Microsoft on Monday announced a version of Windows that runs over the Internet from inside Microsoft's own data centers.
Dubbed Windows Azure, it's less a replacement for the operating system that runs on one's own PC than it is an alternative for developers, intended to let them write programs that live inside Microsoft's data centers as opposed to on the servers of a given business.
"It's a transformation of our software and a transformation of our strategy," said Ray Ozzie, a computing industry pioneer who now serves as Microsoft's chief software architect. (For a play-by-play account of Ozzie's speech, see "PDC 2008: Windows Azure live blog.")
Microsoft first outlined a shift to "Live Services" at an event in San Francisco in 2005. The company has released a few things piecemeal, such as Live Mesh, but Monday's announcement marked the first real discussion of how Microsoft's disparate Internet strategies fit together.
The announcements come at the start of Microsoft's Professional Developer Conference here. On Tuesday, Microsoft plans to go into more detail on Windows 7, the successor to Windows Vista, due out by about January 2010.
With the launch of Azure, Microsoft will find itself in competition with other providers of Internet storage and computing services including Amazon, Salesforce.com, and Rackspace.
Ozzie said he was tipping his cap to Amazon founder Jeff Bezos for innovating the hosted computing model. Amazon "established a base-level design pattern, architecture models, and business models that we'll all learn from," he said.
Microsoft is making Windows Azure in preview form to developers, with a limited subset of the features that it plans to have in the product before its final release.
There weren't many details on how Microsoft will charge for Azure, saying it will be free during the preview period. Final pricing, Ozzie said, "will be competitive with the marketplace."
The company itself plans to offer businesses the option of running over the Internet the kinds of software that have traditionally run on a company's own servers. Microsoft already sells its Exchange corporate e-mail software in this way, but that is just the beginning, said Microsoft vice president Dave Thompson.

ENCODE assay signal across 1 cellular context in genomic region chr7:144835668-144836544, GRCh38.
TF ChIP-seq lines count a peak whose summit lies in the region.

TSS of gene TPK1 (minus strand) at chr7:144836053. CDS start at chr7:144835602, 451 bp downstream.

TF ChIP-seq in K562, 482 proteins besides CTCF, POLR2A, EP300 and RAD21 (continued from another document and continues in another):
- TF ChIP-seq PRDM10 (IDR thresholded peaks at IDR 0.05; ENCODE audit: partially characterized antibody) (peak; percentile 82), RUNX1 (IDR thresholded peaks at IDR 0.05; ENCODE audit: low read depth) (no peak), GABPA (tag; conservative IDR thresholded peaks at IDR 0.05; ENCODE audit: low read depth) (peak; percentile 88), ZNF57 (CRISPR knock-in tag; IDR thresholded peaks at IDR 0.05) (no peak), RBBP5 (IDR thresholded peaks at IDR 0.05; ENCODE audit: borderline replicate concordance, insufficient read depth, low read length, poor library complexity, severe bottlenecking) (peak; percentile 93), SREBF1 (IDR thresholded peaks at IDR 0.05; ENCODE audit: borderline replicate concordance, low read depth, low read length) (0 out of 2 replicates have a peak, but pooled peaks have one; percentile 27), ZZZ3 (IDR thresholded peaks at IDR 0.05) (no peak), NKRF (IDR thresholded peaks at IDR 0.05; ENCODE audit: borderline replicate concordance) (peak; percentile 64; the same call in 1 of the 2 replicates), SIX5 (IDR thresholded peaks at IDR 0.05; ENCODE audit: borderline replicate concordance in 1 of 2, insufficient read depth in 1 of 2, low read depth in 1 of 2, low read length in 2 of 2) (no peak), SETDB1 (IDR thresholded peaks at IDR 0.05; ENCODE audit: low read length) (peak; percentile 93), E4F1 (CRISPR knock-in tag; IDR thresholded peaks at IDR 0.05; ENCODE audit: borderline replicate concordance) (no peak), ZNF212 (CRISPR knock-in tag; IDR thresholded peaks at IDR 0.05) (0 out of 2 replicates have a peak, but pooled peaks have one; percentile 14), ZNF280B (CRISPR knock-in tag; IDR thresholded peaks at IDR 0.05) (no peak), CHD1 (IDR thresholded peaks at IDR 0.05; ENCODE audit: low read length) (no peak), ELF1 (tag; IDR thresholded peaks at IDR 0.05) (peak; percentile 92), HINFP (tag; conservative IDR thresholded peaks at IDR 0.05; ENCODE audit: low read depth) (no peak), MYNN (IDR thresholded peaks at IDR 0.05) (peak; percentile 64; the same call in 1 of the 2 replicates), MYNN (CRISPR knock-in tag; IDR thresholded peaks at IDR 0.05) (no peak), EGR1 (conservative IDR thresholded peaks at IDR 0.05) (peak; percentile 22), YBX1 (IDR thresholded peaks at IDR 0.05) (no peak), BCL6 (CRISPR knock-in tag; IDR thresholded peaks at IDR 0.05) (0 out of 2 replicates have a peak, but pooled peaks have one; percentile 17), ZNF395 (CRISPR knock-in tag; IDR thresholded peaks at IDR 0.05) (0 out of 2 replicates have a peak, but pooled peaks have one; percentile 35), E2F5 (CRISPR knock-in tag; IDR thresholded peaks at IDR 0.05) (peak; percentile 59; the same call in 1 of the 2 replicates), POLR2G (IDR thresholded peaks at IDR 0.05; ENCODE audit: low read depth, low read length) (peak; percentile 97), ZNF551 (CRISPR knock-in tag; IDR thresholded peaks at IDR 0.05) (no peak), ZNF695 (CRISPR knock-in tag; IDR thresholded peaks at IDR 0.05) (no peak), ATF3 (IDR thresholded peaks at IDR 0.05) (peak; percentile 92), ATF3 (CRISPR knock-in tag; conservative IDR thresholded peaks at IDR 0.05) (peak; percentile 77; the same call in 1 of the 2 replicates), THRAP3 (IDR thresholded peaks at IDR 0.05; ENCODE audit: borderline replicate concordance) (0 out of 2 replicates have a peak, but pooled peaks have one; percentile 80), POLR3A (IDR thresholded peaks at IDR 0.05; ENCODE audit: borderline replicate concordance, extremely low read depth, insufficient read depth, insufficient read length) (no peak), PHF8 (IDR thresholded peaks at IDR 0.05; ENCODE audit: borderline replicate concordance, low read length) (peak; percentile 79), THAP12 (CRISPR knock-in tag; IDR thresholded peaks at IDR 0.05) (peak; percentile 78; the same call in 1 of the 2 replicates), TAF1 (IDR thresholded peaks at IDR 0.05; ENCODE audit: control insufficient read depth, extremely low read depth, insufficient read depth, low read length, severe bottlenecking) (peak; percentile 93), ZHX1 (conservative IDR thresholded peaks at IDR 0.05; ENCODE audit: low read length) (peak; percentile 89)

"All our enterprise software will be delivered as an online service as an option," Thompson said.
The Windows Azure Platform is an application platform in the cloud that allows Microsoft datacenters to host and run applications. It provides a cloud operating system called Windows Azure that serves as a runtime for the applications and provides a set of services that allows development, management, and hosting of applications off-premises. All Azure Services and applications built using them run on top of Windows Azure.
Windows Azure has three core components: Compute, Storage, and Fabric. As the names suggest, Compute provides a computation environment with Web Role, Worker Role, and VM Role while Storage focuses on providing scalable storage (Blobs, non-relational Tables, and Queues) for large-scale needs. Relational Database functionality is offered through SQL Azure, which is a scalable version of SQL Server that runs on the Azure platform.
The Windows Azure fabric is the networking underpinnings of the Windows Azure platform which uses high-speed connections, and switches to connect nodes consisting of several servers together. The Fabric along with the Compute and Storage resources make up the Windows Azure Platform.
Fabric resources, applications, and services running are managed by the Windows Azure Fabric Controller service. It acts as the kernel of the Windows Azure distributed cloud operating system, providing scheduling, resource allocation, device management, and fault tolerance for the nodes in the Fabric. It also provides high-level application models for intelligently managing the complete application lifecycle, including deployment, health monitoring, upgrades, and de-activation.
The Windows Azure Platform provides an API built on REST, HTTP, and XML that allows a developer to interact with the services provided by Windows Azure. Microsoft also provides a client-side managed class library which encapsulates the functions of interacting with the services. It also integrates with Microsoft Visual Studio so that it can be used as the IDE to develop and publish Azure-hosted applications.
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